- God is a creative Being … we are creative beings. We both make things!
- God is a moral Being … we are moral beings. We live in a universe where there is right and wrong.
Just because we are like God in some ways doesn’t mean we are like Him in all ways. For instance, God always does what is right! We don’t. And, God is an all powerful Creator. But we are much more limited, aren’t we?
The point about morality is especially important. The moral natures of all people point toward the image of God in mankind. All people, in all cultures, have a sense of right and wrong, although different cultures work this out somewhat differently. However, there are some standards of goodness that are the same everywhere. For example, can you imagine a culture where the idea of a friend was someone that you do terrible things to and try to destroy? Can you imagine a culture where most people think that it is good to torture babies merely for the pleasure of it?
In Romans chapters 2 and 3 Paul talks about the moral law that is on the hearts of all people. This is a type of natural revelation. He is saying that, even without a Bible, people have a basic knowledge of right and wrong. They may be mixed up about it all, but they still have remnants of moral knowledge. This doesn’t mean that people all think exactly the same about issues of right and wrong, but it does mean that people all act as though there is real right and wrong … and they know some things are right. They may say that they don’t believe in right or wrong until you steal something from them, or hurt them, or lie to them! They may suppress this knowledge in unrighteousness, but they still have some knowledge of it through natural revelation.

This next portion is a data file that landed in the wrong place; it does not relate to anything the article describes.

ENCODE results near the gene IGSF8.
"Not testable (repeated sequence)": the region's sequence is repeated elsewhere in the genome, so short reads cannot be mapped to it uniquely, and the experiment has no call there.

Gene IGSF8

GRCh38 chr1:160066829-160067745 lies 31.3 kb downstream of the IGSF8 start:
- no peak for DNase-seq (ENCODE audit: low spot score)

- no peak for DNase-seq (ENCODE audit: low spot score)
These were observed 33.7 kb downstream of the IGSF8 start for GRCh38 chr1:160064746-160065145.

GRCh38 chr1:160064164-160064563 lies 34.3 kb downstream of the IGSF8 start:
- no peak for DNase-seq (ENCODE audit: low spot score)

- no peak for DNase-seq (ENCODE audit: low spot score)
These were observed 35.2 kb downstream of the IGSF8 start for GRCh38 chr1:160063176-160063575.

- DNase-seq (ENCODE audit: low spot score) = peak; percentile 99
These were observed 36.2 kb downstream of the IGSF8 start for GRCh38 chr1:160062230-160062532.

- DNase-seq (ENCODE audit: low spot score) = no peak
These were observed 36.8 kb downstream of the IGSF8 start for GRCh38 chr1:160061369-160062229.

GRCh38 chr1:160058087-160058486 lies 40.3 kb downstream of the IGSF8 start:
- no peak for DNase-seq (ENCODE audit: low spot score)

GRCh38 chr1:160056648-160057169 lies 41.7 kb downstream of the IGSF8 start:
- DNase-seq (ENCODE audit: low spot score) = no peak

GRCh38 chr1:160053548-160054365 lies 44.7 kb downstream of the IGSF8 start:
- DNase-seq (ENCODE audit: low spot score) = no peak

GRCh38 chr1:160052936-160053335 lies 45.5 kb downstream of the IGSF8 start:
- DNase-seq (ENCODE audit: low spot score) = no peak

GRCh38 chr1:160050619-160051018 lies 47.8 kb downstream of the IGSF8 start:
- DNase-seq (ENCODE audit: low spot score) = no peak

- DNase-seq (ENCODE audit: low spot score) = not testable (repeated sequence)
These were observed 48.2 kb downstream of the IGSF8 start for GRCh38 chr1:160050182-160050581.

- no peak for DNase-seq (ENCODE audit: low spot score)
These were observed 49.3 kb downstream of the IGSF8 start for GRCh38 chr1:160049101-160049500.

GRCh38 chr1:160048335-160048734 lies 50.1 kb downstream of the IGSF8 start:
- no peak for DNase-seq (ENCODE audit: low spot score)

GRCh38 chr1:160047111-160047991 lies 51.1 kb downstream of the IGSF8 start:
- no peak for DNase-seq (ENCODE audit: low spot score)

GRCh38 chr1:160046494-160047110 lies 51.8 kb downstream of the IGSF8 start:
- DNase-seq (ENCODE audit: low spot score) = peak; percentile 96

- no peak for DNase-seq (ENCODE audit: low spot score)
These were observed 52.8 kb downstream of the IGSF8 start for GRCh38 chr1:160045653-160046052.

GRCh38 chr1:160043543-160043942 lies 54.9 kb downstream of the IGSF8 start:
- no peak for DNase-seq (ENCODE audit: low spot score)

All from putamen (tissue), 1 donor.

Another way to see natural revelation at work is to notice the instinctive need to worship that people have. All people in all civilizations worship something. Of course, you have your atheists, too, but even they are “worshipping” something (e.g., Themselves, “Humanity”, Careers, Money, etc.). We are creatures of vast needs, and we have an instinctive knowledge that we need more than we can provide for ourselves.
And, we also know that we’re not what we “ought” to be. You’ve heard the saying, “Nobody’s perfect”? That is a moral truth gleaned from natural revelation. We all have our frailties and imperfections … but what sense would it make to talk about imperfection if there was not an idea of a Perfect Being somewhere? If we didn’t have an idea of something perfect, how would we ever know we were not perfect?
Summing up, natural revelation has shown us some things about God: that He is the Creator, He is powerful, He is personal, He is beautiful, and He is wise. But, it doesn’t tell us how to be right with Him. Somehow God has to tell us His thoughts and His plan about our imperfections and sins. And that, among other things, is what we find in the special revelation of the Bible. See how they work together (natural revelation and special revelation)?
If we didn’t have an idea of something perfect, how would we ever know we were not perfect?
The Bible seems to indicate (e.g., Acts 10) that as people respond positively to the natural revelation that God gives them, He will send them the special revelation that they need to know Him and be reconciled with Him. This is because He wants all people to know Him, just as we started out saying! If many people end up NOT knowing God, in spite of all that He has revealed, ultimately it is not His fault. God is such a good God— everybody ought to know Him! May He increasingly help us to know Him as He reveals Himself in natural and special revelation.
- Meditate on Psalm 19: 1-6
- Enjoy the change in seasons, natural
wonders in the world
- Marvel at the complexity of the
human body (e.g. the eye, the brain,
- Marvel at the balance of the
processes of nature (e.g. the oxygen- carbon dioxide cycle; the rainfall, etc.).